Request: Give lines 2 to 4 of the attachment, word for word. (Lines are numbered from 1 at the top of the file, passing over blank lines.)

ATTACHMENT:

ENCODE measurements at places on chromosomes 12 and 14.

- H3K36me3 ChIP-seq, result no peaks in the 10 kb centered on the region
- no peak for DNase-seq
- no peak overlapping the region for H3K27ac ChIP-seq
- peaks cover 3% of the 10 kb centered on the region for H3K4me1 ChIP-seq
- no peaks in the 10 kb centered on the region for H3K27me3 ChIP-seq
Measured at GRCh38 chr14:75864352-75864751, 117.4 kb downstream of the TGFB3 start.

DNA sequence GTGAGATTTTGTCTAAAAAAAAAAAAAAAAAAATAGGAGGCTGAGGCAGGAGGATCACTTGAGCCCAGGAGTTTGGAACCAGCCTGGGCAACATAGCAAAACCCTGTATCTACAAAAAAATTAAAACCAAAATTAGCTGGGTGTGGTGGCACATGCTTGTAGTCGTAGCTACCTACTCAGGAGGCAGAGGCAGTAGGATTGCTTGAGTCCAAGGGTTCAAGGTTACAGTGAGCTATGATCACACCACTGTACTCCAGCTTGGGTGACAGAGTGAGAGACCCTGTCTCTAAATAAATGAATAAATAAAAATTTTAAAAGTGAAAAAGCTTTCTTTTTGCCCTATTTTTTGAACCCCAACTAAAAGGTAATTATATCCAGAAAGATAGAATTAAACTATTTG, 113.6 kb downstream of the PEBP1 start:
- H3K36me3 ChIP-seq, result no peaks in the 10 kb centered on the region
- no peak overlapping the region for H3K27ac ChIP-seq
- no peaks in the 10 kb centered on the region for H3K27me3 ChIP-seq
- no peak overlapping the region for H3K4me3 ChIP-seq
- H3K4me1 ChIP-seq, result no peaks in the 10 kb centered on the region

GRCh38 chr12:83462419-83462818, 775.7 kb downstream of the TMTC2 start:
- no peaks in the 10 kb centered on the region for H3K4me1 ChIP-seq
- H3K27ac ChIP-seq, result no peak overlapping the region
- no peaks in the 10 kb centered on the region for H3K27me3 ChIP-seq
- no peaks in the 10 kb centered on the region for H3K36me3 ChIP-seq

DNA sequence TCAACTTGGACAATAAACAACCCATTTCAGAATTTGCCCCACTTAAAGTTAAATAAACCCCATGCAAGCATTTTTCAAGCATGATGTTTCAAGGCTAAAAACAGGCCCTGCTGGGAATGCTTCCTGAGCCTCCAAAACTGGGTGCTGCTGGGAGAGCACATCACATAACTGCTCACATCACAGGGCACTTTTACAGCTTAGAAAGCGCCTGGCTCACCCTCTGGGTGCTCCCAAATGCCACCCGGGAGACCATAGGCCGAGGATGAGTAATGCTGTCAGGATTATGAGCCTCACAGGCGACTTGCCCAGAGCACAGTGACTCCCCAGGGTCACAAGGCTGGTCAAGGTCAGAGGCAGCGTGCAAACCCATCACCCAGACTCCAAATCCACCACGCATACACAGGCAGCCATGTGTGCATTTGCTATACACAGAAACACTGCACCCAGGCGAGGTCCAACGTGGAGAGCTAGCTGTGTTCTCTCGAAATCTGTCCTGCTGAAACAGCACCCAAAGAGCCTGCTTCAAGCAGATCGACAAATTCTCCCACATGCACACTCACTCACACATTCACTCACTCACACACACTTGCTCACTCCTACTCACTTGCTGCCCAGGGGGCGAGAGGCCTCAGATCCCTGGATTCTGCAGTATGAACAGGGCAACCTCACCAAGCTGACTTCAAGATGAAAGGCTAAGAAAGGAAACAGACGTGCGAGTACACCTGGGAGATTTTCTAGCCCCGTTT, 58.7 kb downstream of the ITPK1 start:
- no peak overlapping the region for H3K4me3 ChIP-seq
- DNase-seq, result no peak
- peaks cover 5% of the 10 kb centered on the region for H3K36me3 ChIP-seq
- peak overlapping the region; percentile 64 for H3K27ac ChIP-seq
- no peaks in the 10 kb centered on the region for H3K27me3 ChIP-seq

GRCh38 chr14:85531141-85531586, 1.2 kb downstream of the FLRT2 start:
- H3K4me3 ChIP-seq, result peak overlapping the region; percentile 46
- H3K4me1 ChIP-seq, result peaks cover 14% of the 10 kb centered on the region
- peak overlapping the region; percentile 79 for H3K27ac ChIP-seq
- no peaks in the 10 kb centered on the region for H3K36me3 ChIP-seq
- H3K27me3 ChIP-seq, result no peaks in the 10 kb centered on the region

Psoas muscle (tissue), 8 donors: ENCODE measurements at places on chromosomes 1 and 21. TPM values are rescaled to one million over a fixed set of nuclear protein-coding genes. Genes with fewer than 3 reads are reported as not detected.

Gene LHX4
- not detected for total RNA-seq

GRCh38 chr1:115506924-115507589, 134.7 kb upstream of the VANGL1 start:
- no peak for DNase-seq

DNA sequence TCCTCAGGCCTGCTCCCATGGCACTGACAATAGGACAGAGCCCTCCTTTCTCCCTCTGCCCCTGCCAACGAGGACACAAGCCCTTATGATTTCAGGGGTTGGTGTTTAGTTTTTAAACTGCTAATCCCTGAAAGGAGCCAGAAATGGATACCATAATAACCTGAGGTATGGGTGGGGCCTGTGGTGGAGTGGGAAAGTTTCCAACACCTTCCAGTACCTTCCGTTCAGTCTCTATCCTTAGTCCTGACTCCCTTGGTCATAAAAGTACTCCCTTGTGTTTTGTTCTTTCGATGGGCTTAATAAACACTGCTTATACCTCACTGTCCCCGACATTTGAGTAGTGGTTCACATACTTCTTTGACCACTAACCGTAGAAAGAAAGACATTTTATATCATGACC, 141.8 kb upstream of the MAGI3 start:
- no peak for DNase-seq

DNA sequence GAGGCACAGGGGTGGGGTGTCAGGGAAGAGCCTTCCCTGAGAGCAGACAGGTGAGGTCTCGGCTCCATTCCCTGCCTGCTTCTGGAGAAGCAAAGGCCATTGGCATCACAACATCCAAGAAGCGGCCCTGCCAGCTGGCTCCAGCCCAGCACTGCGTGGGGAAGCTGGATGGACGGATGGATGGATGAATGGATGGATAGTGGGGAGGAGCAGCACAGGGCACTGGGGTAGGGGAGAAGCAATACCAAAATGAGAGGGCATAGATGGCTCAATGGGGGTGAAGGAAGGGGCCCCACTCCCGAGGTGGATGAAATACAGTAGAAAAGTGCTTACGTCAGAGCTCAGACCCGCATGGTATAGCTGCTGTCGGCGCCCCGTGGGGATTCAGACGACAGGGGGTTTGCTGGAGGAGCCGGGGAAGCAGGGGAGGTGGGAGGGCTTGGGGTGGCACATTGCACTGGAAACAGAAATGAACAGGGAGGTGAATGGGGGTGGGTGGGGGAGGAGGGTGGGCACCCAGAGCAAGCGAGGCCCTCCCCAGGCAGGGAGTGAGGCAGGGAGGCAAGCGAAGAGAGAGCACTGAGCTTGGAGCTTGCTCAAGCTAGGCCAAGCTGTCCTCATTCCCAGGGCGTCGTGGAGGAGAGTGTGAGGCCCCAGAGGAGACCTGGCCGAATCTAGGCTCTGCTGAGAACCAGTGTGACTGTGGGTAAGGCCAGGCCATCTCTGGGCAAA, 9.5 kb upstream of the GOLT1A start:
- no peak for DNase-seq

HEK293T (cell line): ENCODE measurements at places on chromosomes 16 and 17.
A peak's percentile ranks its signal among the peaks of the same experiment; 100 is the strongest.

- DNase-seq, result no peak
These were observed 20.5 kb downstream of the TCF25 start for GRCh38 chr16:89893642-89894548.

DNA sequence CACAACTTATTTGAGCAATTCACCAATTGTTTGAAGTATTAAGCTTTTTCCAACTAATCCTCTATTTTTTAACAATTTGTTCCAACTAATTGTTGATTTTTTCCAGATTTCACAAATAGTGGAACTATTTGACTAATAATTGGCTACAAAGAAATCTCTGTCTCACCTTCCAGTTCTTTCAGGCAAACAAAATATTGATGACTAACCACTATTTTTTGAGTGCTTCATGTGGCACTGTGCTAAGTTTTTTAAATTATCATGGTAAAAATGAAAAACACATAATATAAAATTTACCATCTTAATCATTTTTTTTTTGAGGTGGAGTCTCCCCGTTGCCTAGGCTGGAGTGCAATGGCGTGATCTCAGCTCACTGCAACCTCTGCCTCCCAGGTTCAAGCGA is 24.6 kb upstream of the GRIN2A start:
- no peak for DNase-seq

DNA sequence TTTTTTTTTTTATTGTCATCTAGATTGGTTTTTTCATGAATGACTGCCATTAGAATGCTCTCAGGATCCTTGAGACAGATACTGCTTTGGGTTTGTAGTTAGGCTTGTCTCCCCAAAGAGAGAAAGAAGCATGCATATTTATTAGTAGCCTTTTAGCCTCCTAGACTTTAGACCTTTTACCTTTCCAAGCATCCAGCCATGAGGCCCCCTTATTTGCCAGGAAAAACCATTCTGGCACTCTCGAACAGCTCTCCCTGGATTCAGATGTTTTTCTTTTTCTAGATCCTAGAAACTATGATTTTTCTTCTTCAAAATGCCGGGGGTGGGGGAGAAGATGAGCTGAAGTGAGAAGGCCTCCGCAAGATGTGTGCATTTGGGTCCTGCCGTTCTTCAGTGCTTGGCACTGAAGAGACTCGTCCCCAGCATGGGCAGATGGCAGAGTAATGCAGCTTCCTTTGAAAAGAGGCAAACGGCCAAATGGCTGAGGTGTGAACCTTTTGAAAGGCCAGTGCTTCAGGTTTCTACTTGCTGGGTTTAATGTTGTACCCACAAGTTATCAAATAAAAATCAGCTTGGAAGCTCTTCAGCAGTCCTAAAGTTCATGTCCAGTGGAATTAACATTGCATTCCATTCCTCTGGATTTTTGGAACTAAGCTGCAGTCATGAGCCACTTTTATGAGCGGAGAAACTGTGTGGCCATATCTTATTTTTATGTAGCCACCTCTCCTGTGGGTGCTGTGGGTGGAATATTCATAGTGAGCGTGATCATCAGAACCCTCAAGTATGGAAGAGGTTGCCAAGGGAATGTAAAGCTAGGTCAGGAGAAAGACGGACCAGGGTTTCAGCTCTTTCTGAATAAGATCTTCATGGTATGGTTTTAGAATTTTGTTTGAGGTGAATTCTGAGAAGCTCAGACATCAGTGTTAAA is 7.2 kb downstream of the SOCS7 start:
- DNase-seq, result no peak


- H3K36me3 ChIP-seq, result no peaks in the 10 kb centered on the region
- no peak for DNase-seq
- no peak overlapping the region for H3K27ac ChIP-seq